As the regulatory landscape continues to evolve, your accounting firm’s communication and marketing strategy should too. Here’s what some of the more successful firms are doing to set themselves up for the future.
Changing regulatory requirements and client needs have presented the accountant industry with an opportunity to evolve their service offering. With new services on offer, there is no better time to refresh your client communication and marketing strategy.
Head of Advice Marketing at Count Financial, Peter Duvall, encourages all accountants who are now operating under an AFSL to optimise the time of change as an opportunity to promote the availability new client services.
“Firms who have made the transition should be communicating the changes to their client base as well as making their SMSF clients aware of what to expect ahead of their next meeting,” Peter said. “It’s also a chance to inform clients about other advisory services the firm can now provide.”
So in the current climate change, how should you go about promoting your services to existing clients — and reaching out to new ones? Here are Peter’s top 5 tips on how to successfully market your firm.
Tip 1: Set your strategic goals
By defining your business objectives and goals upfront, you can ensure that all of your marketing activities support the targets you have set. So whether your focus is on keeping or getting new clients, identifying your goals and desired outcomes first will make it easier to develop your marketing strategy and, track your progress as you go.
“You won’t know the true value of a particular activity unless you set targets to measure it against,” Peter said. “Let’s say your aim is to engage more with your clients through regular communication. What’s your click-through rate for emails and newsletters, and how can you improve it? Or if you’re focusing on acquisition, how many new appointments are you making per month, and where are those leads coming from?”
Tip 2: Build a deeper understanding of your clients
To attract new clients, you first need a deep understanding of your existing ones — from their accounting and advice needs to their financial behaviour and preferences.
Start by talking to your existing clients, especially those you identify as ‘ideal’. You can also use client surveys to capture feedback, ask suitable questions at review time and capture it accordingly, or tap into client research available from your licensee or service providers. By better understanding what your clients want, you’ll be able to identify the best way to position your firm.
“It’s important to have a strong client value proposition that defines your business and sets it apart,” Peter said. “You should apply your proposition consistently across all of your communication channels as well as ensure your team members understand and articulate it to clients.”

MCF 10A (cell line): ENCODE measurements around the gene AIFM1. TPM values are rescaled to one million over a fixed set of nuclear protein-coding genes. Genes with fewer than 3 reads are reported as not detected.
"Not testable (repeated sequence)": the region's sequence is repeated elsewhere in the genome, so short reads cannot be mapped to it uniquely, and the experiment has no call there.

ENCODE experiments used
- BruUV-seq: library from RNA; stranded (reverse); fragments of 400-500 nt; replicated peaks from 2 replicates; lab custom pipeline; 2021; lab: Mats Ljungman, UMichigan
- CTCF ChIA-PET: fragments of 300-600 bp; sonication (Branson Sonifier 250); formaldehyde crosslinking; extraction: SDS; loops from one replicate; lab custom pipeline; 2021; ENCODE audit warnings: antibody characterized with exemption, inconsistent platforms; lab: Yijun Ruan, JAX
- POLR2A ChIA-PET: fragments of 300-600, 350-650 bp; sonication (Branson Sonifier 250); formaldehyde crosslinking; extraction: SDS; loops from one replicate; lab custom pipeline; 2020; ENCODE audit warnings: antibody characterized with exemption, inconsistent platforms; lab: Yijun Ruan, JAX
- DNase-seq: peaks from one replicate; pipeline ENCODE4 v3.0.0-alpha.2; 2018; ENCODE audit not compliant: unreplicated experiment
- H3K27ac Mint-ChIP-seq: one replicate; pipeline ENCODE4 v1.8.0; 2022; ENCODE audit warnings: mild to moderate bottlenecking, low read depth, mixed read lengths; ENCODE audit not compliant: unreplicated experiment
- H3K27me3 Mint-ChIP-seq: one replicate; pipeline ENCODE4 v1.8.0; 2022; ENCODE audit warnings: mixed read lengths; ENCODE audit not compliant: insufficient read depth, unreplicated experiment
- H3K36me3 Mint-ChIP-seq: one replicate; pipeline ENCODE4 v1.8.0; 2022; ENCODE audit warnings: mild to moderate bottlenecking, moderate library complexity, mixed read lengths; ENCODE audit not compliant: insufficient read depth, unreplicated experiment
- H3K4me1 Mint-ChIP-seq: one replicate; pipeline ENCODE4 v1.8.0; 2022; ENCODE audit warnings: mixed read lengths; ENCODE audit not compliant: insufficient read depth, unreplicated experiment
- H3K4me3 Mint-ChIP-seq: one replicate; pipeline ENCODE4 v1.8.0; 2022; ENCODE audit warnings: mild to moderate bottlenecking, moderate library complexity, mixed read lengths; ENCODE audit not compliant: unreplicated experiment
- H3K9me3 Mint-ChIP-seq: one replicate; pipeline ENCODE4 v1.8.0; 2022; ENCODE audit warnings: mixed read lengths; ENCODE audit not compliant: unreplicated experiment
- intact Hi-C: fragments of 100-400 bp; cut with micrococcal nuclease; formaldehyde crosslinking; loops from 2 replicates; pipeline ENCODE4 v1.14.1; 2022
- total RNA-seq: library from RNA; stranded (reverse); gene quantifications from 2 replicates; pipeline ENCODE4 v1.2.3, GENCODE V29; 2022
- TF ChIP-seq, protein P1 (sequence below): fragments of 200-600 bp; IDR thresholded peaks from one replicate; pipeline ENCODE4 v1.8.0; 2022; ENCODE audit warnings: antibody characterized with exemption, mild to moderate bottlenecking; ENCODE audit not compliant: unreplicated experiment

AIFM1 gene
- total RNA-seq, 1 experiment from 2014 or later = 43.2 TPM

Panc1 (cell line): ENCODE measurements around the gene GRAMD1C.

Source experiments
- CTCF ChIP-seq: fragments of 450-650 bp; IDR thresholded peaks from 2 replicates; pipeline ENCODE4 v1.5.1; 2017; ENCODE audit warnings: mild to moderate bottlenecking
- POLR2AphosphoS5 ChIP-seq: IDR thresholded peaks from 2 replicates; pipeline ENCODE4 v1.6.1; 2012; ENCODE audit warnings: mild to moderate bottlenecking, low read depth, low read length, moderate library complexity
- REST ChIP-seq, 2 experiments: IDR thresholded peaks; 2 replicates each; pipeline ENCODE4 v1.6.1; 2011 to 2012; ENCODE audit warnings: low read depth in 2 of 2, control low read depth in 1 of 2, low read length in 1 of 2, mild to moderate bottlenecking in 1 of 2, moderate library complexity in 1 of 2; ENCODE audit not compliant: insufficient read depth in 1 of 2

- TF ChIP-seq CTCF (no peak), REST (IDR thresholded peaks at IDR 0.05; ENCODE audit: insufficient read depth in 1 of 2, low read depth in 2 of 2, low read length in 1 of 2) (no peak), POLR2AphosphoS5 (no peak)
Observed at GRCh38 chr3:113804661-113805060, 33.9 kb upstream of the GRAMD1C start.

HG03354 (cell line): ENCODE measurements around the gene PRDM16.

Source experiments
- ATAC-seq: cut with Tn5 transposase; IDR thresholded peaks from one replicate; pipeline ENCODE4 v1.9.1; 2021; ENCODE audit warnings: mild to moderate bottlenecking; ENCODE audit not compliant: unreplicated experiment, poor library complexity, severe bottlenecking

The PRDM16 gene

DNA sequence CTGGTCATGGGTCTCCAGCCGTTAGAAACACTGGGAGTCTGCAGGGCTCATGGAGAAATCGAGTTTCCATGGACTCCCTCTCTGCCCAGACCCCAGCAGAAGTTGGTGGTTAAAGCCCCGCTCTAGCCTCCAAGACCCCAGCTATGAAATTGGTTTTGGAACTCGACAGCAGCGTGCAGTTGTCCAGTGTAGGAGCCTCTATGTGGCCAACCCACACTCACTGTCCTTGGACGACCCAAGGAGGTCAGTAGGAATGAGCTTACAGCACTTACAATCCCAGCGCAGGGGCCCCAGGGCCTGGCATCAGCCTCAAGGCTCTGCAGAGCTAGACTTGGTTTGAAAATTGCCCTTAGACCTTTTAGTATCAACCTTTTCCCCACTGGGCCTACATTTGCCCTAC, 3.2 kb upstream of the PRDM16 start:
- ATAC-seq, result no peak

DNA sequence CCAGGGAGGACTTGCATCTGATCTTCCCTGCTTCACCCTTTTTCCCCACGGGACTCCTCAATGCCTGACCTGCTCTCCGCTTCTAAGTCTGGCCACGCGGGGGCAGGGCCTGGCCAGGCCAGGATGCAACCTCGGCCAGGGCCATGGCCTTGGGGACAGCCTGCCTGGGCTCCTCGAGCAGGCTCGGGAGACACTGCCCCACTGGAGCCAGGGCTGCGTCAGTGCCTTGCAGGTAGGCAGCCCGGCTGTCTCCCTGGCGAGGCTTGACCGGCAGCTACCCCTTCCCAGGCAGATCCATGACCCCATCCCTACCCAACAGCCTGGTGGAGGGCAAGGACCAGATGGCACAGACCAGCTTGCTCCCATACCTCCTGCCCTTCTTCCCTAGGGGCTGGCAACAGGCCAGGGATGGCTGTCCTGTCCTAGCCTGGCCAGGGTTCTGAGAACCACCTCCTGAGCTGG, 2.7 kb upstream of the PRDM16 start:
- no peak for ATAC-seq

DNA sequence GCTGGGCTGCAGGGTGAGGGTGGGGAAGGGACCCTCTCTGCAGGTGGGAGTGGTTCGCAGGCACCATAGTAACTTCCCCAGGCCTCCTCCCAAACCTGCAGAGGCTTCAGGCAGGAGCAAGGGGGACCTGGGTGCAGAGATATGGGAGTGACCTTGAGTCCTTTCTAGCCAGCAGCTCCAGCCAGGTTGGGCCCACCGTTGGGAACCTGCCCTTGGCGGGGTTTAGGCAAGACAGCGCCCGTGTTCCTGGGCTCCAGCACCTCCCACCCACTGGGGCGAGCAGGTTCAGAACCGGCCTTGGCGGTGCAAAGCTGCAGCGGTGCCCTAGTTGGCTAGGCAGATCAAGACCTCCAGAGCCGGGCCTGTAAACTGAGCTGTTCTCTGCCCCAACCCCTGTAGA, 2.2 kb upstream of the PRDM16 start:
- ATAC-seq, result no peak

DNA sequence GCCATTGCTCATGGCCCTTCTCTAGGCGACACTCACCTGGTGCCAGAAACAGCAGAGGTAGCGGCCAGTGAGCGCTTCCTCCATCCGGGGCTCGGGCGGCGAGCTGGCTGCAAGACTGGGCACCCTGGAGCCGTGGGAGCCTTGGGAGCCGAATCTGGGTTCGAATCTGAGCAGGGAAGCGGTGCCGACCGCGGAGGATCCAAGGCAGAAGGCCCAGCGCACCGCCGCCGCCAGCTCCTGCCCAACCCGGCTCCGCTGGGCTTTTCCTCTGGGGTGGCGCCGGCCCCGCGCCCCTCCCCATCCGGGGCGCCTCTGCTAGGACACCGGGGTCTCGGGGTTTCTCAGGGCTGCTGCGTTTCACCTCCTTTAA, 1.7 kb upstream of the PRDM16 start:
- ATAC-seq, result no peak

Tip 3: Map your client journey
Your existing clients can be your greatest advocates. But if you want to build a strong referral base, first you need to give them every reason to become advocates.
The best way to do this to map your client journey focusing on the key touch points. This will help you better understand the client experience so you can optimise it and make it as seamless as possible.
Peter recommends a basic three-rule test for each client touch point. “Ask yourself: is it simple, is it clear and is it personal? For example, take a look at your website. Is it easy to use and does it render to modern devices such as smart phones? Can clients click to call and click to email you from their mobile devices? Do you use appropriate language and images or icons that appeal to your ideal client? Are your clients getting the same experience when they call, visit or receive an email from your office? If you were the client, what would your experience be and then think about how you can improve those touch points.“
Tip 4: Consider how you look online
Did you know that 57% of today’s average clients' pre-purchase decision-making is done before they actually engage with a service provider face to face.1
Eight out of ten buyers will Google you and check out your website as their first port of call, while seven will go straight to your LinkedIn profile when doing a social media search.1 That’s why you need to consider the first impression you’re making online.
“If you think about the modern client who receives a referral from a friend or family member — before they make an appointment, they’re bound to look you up online. The question is how do you look?”
Additionally, if you are aware that your target and current clients are active social media users, you should be thinking around how to best build a social media strategy for acquisition or retention, that way you can ensure you’re active where your clients or prospect spend their time online. Do remember though, their online time is potentially social time, so a clear strategy is essential to ensure you reach out on their terms.
Tip 5: Stay focused
No matter what form your client engagement strategy takes, don’t fall in the trap of trying to be all things to all people, or applying a scattergun approach to promote your services. Once you’ve set your targets, focus your marketing efforts on achieving them.
And remember, a successful marketing strategy doesn’t have to cost the earth. As Peter says, “Even the smallest, low-cost marketing activity can have an enormous impact if you take a strategic approach, with a client centric mindset and targeted plan.”
1 Hinge Marketing, Rethinking referral marketing, 2015.